Trump has issued contradictory or unclear statements about how he expects to achieve key campaign promises, including getting Mexico to pay for the wall and how he will handle the Dreamers issue. He tweeted that Mexico will “pay a little later” for the wall, even if taxpayers have to fund it first. On Dreamers, he told Time Magazine last month that he’s “going to to work something out” even as he aims to undo Obama’s executive action.
Some proposals may require congressional approval, where consensus has been difficult to build on immigration.
Republicans in Congress reportedly are working with Trump on a solution for Dreamers, now protected from deportation under Obama’s Deferred Action for Childhood Arrivals. Many have argued that those brought to the United States illegally as children shouldn’t be penalized for adults’ decisions.
Asked about Trump’s campaign promise to unleash a “deportation force” to remove millions in the United States illegally, House Speaker Paul Ryan (R-Wis.) said at a recent CNN Town Hall, “I’m here to tell you in Congress it’s not happening.”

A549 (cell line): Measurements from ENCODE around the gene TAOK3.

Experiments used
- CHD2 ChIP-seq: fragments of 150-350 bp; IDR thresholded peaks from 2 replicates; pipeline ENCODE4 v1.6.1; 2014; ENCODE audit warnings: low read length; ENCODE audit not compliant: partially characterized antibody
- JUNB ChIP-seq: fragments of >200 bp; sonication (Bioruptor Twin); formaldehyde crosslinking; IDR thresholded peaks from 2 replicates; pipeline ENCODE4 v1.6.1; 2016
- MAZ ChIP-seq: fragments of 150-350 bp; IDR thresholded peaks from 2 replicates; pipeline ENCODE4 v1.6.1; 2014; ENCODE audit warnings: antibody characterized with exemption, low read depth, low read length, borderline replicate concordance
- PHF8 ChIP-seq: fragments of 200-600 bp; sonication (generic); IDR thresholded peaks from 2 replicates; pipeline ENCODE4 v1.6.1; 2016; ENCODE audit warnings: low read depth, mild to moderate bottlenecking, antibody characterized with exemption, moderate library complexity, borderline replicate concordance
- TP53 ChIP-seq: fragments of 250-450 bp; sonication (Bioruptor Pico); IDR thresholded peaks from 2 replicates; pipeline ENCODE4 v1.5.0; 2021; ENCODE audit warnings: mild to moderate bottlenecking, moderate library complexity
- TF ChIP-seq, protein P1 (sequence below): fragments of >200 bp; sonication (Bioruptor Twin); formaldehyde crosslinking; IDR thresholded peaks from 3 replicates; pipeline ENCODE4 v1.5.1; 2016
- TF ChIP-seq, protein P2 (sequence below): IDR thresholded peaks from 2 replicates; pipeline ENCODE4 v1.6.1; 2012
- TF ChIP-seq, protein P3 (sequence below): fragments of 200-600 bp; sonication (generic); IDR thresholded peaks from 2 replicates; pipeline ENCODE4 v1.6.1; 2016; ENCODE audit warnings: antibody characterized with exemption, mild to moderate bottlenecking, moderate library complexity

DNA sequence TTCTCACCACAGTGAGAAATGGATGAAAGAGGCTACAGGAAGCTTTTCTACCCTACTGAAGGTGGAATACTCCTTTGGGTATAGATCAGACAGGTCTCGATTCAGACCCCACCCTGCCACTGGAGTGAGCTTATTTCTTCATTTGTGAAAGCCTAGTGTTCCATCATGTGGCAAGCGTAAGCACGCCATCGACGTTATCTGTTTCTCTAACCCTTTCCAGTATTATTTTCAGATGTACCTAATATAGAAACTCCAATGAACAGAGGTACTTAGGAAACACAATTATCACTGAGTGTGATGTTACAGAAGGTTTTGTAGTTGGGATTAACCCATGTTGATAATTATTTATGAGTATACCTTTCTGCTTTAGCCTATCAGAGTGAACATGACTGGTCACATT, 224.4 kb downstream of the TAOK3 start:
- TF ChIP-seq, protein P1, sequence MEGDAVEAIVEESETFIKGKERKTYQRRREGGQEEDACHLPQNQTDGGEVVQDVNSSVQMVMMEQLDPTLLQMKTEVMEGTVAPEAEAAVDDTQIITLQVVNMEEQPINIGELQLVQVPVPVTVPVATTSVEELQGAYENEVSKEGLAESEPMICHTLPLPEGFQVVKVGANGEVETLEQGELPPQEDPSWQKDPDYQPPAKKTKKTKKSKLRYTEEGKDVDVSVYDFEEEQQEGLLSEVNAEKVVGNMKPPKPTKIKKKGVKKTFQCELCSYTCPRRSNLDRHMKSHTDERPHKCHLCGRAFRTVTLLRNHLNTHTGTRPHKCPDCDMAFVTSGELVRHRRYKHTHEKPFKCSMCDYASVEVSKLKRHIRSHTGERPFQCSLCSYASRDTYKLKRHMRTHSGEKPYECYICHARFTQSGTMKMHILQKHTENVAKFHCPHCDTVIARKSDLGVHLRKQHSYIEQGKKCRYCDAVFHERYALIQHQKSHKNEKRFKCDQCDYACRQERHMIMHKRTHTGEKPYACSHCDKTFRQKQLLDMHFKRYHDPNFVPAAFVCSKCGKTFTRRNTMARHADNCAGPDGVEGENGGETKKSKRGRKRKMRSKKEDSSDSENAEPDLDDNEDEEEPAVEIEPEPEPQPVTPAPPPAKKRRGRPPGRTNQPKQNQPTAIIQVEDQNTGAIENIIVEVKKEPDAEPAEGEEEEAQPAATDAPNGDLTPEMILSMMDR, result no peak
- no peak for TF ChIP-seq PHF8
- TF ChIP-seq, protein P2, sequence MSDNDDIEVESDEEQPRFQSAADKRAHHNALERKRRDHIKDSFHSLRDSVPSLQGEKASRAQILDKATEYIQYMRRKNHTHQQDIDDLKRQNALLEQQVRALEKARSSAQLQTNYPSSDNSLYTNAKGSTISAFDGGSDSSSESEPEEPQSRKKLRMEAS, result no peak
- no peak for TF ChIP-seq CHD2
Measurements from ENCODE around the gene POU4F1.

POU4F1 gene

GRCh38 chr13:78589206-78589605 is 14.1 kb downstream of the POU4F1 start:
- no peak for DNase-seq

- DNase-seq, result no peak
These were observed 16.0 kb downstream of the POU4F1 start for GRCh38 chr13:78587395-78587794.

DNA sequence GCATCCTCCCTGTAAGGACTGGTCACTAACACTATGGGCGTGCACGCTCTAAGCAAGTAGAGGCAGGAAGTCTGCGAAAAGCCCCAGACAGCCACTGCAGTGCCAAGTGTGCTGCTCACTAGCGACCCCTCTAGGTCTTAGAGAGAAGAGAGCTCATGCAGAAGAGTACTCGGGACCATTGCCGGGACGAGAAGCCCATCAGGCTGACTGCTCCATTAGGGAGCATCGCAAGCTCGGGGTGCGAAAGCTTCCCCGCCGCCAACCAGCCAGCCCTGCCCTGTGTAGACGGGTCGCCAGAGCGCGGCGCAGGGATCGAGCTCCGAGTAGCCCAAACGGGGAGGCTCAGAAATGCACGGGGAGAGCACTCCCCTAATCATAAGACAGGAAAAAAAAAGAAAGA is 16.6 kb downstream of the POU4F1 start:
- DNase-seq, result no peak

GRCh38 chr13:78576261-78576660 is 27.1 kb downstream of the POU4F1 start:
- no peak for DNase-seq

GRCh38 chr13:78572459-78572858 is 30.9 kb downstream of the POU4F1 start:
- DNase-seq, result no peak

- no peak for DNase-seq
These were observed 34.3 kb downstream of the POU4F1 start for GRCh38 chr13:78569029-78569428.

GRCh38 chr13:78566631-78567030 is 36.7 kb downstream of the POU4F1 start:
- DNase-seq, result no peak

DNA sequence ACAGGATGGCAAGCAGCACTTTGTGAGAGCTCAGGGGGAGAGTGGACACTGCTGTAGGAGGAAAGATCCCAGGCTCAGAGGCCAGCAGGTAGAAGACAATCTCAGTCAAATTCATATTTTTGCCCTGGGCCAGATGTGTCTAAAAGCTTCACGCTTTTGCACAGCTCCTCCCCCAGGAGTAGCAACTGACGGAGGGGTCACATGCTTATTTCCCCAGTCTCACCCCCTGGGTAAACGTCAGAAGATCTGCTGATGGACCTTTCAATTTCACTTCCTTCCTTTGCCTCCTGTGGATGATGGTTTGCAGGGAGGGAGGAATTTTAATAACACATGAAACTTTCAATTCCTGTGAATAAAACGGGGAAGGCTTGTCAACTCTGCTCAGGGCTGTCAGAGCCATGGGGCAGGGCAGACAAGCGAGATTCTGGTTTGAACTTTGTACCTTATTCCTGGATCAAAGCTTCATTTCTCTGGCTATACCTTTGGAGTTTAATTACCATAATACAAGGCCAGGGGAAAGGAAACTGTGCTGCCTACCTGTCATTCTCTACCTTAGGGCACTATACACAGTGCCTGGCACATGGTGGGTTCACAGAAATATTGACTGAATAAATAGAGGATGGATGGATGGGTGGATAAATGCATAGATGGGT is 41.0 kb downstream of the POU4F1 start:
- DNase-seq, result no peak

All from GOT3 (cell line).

Sen. Chuck Schumer (D-N.Y.), the Democrats’ Senate minority leader, also has signaled opposition ahead if Trump makes proposals that Democrats view as extreme.
Schumer said in a statement to Newsday that he favors broader immigration reform rather than building a wall and pushing enforcement-only measures. Schumer was a key sponsor of a 2013 bipartisan bill that passed the Senate but stalled in the House, and which would have combined stronger enforcement with an earned legalization program.
“The bottom line is that the only way to fix our broken immigration system and secure our borders is to implement the bipartisan comprehensive immigration plan we passed,” Schumer stated. “The extreme approach to deport first, ask questions later, just won’t work.”
Trump’s transition team did not respond to requests for comment for this story.
Proponents of strict enforcement see in Trump a historic opportunity to further that agenda.
“It’s a vindication for those who always believed . . . that we should be enforcing the law,” said Steven Camarota, research director for the Center for Immigration Studies, of Washington-D. C., which advocates for strict enforcement and whose analyses have been cited by Trump.
Camarota said he thinks Trump will “try to reorient the enforcement efforts more broadly” by undoing Obama’s policies.